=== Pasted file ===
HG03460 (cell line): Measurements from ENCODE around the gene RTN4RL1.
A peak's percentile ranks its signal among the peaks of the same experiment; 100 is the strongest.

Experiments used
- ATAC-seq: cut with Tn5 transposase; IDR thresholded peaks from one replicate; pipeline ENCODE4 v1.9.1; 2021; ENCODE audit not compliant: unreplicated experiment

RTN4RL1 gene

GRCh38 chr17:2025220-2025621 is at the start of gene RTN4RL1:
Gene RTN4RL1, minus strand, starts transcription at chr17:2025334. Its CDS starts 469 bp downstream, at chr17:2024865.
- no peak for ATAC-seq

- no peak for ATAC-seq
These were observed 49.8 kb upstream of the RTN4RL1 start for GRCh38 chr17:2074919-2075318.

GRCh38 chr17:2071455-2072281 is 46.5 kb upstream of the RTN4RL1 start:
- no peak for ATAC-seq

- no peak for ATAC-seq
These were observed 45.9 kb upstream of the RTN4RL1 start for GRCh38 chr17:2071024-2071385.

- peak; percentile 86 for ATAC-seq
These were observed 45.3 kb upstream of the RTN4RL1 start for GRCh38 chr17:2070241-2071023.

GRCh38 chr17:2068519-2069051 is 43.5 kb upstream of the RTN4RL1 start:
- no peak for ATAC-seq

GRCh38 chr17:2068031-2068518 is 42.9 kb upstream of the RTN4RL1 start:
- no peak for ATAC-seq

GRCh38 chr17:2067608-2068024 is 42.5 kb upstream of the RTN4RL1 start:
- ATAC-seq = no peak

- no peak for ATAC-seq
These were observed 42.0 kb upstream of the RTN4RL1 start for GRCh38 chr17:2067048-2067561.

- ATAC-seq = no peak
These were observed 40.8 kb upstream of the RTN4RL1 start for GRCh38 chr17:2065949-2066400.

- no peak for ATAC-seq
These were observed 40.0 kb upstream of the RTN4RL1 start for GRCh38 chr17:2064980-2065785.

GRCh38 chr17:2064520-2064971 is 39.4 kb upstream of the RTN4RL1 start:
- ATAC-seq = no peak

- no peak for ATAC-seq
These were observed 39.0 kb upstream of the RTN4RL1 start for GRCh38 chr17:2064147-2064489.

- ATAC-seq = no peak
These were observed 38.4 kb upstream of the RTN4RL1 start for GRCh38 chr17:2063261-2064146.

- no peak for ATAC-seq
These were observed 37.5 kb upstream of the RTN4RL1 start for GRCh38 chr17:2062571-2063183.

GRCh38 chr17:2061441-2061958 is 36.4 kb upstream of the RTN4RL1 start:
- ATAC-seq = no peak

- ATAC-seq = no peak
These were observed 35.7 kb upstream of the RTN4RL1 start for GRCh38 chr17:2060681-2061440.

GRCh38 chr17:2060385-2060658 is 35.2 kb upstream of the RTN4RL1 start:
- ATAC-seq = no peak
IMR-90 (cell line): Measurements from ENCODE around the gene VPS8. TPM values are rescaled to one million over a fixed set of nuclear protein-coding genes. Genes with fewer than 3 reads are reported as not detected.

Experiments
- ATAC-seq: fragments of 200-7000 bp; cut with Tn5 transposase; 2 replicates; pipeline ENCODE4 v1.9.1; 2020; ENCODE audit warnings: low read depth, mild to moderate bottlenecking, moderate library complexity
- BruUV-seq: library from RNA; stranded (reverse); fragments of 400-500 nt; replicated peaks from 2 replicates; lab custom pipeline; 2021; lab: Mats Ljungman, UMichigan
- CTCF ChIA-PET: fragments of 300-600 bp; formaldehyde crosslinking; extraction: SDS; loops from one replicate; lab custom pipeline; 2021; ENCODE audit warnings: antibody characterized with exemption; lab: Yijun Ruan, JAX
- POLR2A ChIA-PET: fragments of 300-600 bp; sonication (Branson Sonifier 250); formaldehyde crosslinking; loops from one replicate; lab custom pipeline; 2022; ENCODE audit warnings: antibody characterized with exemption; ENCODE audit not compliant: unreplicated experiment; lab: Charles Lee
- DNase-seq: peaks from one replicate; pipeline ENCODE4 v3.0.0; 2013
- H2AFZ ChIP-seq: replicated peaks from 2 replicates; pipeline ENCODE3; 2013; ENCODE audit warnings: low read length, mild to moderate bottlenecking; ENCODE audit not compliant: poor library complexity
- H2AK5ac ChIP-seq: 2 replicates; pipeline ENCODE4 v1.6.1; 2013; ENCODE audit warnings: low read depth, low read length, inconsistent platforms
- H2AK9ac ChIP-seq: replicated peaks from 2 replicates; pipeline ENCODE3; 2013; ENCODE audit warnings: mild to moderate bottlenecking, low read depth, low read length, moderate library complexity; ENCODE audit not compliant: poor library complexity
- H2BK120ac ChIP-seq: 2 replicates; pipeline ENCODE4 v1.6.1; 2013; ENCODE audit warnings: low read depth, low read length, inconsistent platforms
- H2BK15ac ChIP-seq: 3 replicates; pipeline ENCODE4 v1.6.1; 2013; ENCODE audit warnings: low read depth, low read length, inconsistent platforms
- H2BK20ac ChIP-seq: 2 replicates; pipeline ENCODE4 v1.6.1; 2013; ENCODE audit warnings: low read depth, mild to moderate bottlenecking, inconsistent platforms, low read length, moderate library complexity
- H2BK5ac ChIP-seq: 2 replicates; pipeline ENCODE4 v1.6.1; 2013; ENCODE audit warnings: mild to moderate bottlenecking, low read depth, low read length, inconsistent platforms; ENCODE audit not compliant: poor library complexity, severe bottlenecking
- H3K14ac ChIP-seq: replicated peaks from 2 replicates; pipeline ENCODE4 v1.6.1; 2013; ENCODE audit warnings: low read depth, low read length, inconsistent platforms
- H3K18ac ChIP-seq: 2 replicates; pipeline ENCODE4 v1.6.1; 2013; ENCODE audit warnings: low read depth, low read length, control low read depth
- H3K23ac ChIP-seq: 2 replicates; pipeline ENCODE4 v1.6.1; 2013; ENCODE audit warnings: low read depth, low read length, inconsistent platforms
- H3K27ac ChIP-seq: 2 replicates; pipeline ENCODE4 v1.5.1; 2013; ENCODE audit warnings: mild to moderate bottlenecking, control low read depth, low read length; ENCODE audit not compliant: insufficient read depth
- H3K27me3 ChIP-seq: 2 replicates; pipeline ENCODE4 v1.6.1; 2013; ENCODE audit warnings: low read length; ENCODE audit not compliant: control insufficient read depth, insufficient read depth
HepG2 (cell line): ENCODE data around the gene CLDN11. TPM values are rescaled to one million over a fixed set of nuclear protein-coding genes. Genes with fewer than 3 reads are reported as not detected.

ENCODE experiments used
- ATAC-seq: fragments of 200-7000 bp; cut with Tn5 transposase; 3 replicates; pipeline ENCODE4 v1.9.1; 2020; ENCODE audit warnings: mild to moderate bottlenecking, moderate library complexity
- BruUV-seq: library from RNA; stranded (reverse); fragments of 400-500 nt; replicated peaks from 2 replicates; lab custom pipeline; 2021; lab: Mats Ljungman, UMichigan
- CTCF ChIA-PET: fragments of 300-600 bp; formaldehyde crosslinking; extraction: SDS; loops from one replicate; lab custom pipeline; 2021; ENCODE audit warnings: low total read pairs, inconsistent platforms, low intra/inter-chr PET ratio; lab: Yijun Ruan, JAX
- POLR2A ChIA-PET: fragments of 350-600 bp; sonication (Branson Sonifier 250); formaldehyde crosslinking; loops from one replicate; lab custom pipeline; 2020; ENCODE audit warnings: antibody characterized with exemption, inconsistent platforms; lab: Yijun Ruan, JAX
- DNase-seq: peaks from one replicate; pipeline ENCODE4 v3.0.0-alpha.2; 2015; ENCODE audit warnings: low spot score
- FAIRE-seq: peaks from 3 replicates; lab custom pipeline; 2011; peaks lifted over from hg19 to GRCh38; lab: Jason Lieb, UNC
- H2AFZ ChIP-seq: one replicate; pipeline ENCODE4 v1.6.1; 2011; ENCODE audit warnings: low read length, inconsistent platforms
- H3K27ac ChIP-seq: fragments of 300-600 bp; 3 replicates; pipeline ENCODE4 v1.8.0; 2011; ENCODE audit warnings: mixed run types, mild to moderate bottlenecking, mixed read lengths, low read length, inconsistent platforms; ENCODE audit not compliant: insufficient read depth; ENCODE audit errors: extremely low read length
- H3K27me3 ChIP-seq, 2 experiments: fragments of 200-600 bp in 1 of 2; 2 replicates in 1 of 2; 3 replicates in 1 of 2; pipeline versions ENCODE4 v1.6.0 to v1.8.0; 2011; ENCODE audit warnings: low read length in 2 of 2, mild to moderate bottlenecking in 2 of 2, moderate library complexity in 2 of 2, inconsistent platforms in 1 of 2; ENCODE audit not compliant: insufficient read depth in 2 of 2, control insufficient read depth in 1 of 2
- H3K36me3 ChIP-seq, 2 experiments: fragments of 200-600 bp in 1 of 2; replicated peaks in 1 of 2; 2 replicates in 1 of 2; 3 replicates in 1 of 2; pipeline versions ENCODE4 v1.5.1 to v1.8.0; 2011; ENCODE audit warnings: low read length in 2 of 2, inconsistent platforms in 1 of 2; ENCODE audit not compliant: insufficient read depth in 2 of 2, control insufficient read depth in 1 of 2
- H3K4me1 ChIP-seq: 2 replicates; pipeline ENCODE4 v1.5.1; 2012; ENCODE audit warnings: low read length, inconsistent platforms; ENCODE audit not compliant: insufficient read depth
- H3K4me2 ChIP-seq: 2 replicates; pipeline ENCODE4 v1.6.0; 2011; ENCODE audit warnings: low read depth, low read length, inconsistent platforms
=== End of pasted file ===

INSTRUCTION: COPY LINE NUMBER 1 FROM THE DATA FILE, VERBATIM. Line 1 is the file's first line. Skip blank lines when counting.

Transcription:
HG03460 (cell line): Measurements from ENCODE around the gene RTN4RL1.